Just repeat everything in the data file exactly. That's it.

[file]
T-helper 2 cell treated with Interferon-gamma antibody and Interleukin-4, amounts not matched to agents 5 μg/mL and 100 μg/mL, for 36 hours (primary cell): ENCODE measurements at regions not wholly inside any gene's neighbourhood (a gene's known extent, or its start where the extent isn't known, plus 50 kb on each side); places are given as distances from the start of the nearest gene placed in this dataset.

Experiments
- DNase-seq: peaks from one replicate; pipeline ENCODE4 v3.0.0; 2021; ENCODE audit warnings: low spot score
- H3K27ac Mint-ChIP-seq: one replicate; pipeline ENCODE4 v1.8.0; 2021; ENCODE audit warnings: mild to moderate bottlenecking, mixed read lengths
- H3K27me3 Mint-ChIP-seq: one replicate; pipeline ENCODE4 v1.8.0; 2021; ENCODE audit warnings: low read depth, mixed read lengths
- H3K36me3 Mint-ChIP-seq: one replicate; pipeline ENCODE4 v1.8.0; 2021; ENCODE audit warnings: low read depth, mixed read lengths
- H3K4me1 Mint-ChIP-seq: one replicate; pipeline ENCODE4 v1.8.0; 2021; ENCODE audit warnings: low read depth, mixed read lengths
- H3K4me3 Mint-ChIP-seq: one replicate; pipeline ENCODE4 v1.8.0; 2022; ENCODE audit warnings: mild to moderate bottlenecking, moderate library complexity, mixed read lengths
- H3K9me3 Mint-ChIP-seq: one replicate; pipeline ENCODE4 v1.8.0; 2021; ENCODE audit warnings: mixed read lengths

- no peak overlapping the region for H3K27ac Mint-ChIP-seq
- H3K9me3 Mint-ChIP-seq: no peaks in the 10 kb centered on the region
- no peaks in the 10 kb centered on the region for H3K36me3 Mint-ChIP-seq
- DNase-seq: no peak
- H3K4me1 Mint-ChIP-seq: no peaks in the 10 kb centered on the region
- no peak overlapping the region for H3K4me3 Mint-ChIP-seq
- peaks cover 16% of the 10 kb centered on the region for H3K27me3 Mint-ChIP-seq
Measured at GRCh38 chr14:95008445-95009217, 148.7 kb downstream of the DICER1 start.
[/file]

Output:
T-helper 2 cell treated with Interferon-gamma antibody and Interleukin-4, amounts not matched to agents 5 μg/mL and 100 μg/mL, for 36 hours (primary cell): ENCODE measurements at regions not wholly inside any gene's neighbourhood (a gene's known extent, or its start where the extent isn't known, plus 50 kb on each side); places are given as distances from the start of the nearest gene placed in this dataset.

Experiments
- DNase-seq: peaks from one replicate; pipeline ENCODE4 v3.0.0; 2021; ENCODE audit warnings: low spot score
- H3K27ac Mint-ChIP-seq: one replicate; pipeline ENCODE4 v1.8.0; 2021; ENCODE audit warnings: mild to moderate bottlenecking, mixed read lengths
- H3K27me3 Mint-ChIP-seq: one replicate; pipeline ENCODE4 v1.8.0; 2021; ENCODE audit warnings: low read depth, mixed read lengths
- H3K36me3 Mint-ChIP-seq: one replicate; pipeline ENCODE4 v1.8.0; 2021; ENCODE audit warnings: low read depth, mixed read lengths
- H3K4me1 Mint-ChIP-seq: one replicate; pipeline ENCODE4 v1.8.0; 2021; ENCODE audit warnings: low read depth, mixed read lengths
- H3K4me3 Mint-ChIP-seq: one replicate; pipeline ENCODE4 v1.8.0; 2022; ENCODE audit warnings: mild to moderate bottlenecking, moderate library complexity, mixed read lengths
- H3K9me3 Mint-ChIP-seq: one replicate; pipeline ENCODE4 v1.8.0; 2021; ENCODE audit warnings: mixed read lengths

- no peak overlapping the region for H3K27ac Mint-ChIP-seq
- H3K9me3 Mint-ChIP-seq: no peaks in the 10 kb centered on the region
- no peaks in the 10 kb centered on the region for H3K36me3 Mint-ChIP-seq
- DNase-seq: no peak
- H3K4me1 Mint-ChIP-seq: no peaks in the 10 kb centered on the region
- no peak overlapping the region for H3K4me3 Mint-ChIP-seq
- peaks cover 16% of the 10 kb centered on the region for H3K27me3 Mint-ChIP-seq
Measured at GRCh38 chr14:95008445-95009217, 148.7 kb downstream of the DICER1 start.